BAB not liable for inducing breach of contract

Finally, the Court of Appeal overturned the SICC’s conclusion that BAB was liable for inducing BAOHL’s breach of contract. The Court of Appeal ruled that where it is alleged that a parent company is liable for inducing a breach of contract by its subsidiary, rather than simply focusing on the knowledge and intentions of individuals involved, the court should consider two additional issues: (1) whether those individuals were acting for the subsidiary and/or the parent, and (2) if they were acting for the parent, whether the circumstances are such that the parent can properly be held liable for inducing its subsidiary’s breach of contract.

The Court of Appeal also held that an owner or shareholder of a company cannot be found liable for inducing a breach of contract by that company if the actions said to give rise to its liability merely involved the owner or shareholder pursuing in good faith its own interest in its capacity as the owner of, or shareholder in, that company. To find a parent company liable for inducing a breach of contract by its subsidiary, some factor over and above an actual act of inducement would be needed. This could include a parent pursuing an interest unrelated to (or in addition to) its capacity as owner of the shares in the subsidiary, or acting with a lack of good faith.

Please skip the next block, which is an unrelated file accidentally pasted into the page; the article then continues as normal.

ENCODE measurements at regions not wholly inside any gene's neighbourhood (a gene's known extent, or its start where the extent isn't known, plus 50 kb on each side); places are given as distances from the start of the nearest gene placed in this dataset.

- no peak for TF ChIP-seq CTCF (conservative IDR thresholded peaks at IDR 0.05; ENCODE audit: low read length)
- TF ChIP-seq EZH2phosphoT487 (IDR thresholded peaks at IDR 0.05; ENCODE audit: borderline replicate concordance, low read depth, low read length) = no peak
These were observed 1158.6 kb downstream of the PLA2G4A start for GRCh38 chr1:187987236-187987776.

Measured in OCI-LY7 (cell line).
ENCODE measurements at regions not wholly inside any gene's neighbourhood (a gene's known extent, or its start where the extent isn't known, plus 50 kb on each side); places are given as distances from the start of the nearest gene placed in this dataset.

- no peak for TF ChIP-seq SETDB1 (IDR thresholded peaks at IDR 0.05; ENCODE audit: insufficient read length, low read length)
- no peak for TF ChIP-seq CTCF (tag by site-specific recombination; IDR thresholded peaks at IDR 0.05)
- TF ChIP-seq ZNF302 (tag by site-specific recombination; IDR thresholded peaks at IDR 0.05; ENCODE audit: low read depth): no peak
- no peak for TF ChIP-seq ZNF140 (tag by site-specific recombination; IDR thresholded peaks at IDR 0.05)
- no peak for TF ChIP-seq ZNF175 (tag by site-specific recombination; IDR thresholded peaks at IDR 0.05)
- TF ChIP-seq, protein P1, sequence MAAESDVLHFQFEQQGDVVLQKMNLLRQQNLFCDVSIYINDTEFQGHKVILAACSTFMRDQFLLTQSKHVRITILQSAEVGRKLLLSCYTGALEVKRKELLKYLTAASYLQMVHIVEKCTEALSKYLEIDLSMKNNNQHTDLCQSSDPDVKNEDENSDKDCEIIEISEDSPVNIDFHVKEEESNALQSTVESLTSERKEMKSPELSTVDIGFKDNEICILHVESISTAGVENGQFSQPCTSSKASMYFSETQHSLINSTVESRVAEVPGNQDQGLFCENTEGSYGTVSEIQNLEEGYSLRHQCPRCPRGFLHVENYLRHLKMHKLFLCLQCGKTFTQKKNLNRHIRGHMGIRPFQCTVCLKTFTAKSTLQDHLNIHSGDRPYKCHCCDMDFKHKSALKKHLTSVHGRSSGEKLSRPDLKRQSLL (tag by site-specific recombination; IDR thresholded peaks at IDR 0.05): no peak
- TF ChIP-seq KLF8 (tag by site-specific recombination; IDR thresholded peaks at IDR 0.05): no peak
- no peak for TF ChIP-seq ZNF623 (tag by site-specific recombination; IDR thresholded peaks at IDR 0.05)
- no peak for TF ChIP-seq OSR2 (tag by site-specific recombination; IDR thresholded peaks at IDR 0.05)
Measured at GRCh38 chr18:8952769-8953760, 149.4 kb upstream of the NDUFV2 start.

In this case, while the individuals who failed to honour Tozzi’s right of first refusal were employees of BAB (BAOHL had no employees), this did not prevent them from acting for BAOHL rather than BAB. After all, it was BAOHL which: (1) owed the obligation to Tozzi to offer a right of first refusal, (2) was the main contractor under the Project and was therefore in a position to comply with this obligation, and (3) deprived Tozzi of the opportunity for which it had contracted by subcontracting with VME.

Even if those individuals had been acting for BAB, there was no evidence to show that they were doing anything other than pursuing BAB’s bona fide interests as the owner of all the shares in BAOHL.